Hereditary pulmonary alveolar proteinosis: Pathogenesis, presentation, diagnosis, and therapy

Takuji Suzuki, Takuro Sakagami, Lisa R. Young, Brenna C. Carey, Robert E. Wood, Maurizio Luisetti, Susan E. Wert, Bruce K. Rubin, Katharine Kevill, Claudia Chalk, Jeffrey A. Whitsett, Carrie Stevens, Lawrence M. Nogee, Ilaria Campo, Bruce C. Trapnell

Research output: Contribution to journalArticlepeer-review


Rationale: We identified a 6-year-old girl with pulmonary alveolar proteinosis (PAP), impaired granulocyte-macrophage colony-stimulating factor (GM-CSF) receptor function, and increased GM-CSF. Objectives: Increased serum GM-CSF may be useful to identify individuals with PAP caused by GM-CSF receptor dysfunction. Methods: We screened 187 patients referred to us for measurement of GM-CSF autoantibodies to diagnose autoimmune PAP. Five were children with PAP and increased serum GM-CSF but without GM-CSF autoantibodies or any disease causing secondary PAP; all were studied with family members, subsequently identified patients, and controls. Measurement and Main Results: Eight children (seven female, one male) were identified with PAP caused by recessive CSF2RA mutations. Six presented with progressive dyspnea of insidious onset at 4.8 ± 1.6 years and two were asymptomatic at ages 5 and 8 years. Radiologic and histopathologic manifestations were similar to those of autoimmune PAP. Molecular analysis demonstrated that GM-CSF signaling was absent in six and severely reduced in two patients. The GM-CSF receptor β chain was detected in all patients, whereas the α chain was absent in six and abnormal in two, paralleling the GM-CSF signaling defects. Genetic analysis revealed multiple distinct CSF2RA abnormalities, including missense, duplication, frameshift, and nonsense mutations; exon and gene deletion; and cryptic alternative splicing. All symptomatic patients responded well to whole-lung lavage therapy. Conclusions: CSF2RA mutations cause a genetic form of PAP presenting as insidious, progressive dyspnea in children that can be diagnosed by a combination of characteristic radiologic findings and blood tests and treated successfully by whole-lung lavage.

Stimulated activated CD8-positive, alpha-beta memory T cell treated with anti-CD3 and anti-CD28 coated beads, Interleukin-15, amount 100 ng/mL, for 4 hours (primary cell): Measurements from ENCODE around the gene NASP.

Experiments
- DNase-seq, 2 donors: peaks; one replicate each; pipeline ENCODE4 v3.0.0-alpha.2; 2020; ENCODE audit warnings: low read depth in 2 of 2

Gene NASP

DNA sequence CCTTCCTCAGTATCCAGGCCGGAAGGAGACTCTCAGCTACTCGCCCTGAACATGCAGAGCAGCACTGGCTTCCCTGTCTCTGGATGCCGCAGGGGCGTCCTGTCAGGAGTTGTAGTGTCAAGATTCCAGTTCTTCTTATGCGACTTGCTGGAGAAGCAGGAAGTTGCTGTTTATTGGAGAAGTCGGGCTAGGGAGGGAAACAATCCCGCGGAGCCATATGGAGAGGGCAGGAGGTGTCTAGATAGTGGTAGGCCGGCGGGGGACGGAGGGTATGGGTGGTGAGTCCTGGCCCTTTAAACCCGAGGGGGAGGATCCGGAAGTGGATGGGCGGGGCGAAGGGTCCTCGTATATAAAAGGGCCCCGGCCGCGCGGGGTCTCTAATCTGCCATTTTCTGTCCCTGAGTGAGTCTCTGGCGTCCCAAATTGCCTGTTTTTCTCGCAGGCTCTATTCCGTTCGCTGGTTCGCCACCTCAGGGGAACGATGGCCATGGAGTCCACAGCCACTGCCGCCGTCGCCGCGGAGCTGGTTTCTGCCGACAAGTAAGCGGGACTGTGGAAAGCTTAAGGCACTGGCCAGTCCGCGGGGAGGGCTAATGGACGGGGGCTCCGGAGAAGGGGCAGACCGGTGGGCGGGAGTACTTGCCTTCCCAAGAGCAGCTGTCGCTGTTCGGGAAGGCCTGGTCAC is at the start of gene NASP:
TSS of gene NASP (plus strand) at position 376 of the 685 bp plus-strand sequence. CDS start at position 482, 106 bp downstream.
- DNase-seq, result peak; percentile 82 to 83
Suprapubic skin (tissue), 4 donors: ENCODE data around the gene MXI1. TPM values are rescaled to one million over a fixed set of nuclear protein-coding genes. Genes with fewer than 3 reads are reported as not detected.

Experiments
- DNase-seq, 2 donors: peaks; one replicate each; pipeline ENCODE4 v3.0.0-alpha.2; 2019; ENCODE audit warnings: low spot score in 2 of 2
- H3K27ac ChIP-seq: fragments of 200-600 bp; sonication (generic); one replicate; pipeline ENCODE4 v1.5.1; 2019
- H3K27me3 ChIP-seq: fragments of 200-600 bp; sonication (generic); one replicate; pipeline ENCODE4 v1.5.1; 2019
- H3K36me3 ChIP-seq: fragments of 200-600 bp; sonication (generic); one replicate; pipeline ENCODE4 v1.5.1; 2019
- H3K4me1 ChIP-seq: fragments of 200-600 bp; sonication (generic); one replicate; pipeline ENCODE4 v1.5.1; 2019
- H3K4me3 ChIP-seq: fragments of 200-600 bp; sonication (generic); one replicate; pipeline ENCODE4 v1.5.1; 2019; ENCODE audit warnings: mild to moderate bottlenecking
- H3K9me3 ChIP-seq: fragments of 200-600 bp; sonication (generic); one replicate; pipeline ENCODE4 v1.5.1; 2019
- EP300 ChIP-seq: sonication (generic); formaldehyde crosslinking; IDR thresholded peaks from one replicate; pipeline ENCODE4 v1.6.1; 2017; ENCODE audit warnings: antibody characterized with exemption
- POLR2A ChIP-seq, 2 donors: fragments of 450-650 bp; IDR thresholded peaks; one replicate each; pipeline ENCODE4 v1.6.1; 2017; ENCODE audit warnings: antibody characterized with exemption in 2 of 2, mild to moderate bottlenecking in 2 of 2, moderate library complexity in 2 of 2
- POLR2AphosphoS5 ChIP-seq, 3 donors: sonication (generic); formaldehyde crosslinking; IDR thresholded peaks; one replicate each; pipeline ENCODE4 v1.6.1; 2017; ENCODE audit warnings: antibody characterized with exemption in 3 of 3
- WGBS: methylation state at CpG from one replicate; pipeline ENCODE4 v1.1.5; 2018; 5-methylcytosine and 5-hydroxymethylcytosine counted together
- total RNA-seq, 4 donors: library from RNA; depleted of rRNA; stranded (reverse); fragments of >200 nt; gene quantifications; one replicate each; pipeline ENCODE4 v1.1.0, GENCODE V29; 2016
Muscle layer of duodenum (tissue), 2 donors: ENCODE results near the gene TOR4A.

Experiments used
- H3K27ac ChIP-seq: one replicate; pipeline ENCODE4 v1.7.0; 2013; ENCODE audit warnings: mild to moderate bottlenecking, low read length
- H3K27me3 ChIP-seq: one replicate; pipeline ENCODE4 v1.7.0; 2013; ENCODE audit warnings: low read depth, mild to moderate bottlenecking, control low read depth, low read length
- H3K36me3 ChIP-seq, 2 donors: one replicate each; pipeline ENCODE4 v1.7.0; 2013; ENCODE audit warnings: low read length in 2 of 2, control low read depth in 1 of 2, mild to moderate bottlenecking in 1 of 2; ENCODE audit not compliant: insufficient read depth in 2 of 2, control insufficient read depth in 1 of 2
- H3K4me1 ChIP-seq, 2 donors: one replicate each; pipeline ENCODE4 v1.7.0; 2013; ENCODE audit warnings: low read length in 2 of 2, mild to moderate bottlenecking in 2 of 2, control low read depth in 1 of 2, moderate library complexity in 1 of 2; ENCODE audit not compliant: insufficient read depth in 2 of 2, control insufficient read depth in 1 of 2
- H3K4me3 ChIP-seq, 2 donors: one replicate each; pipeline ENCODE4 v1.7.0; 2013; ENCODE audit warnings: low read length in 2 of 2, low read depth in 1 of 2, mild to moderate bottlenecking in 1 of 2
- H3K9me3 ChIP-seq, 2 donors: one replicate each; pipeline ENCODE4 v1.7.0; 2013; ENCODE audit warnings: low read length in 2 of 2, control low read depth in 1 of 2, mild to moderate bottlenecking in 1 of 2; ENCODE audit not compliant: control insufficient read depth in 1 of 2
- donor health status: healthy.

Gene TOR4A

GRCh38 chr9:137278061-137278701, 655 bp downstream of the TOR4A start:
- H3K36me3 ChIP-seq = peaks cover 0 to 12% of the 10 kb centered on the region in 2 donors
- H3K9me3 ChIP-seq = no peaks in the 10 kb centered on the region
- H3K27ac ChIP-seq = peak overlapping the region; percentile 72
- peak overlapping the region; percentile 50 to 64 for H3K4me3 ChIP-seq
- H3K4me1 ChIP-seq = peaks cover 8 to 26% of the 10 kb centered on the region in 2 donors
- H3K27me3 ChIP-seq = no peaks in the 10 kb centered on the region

Original languageEnglish (US)
Pages (from-to)1292-1304
Number of pages13
JournalAmerican journal of respiratory and critical care medicine
Issue number10
StatePublished - Nov 15 2010


  • Alveolar macrophage
  • Genetic disease
  • Gm-csf receptor
  • Surfactant
  • Whole lung lavage

ASJC Scopus subject areas

  • Pulmonary and Respiratory Medicine
  • Critical Care and Intensive Care Medicine


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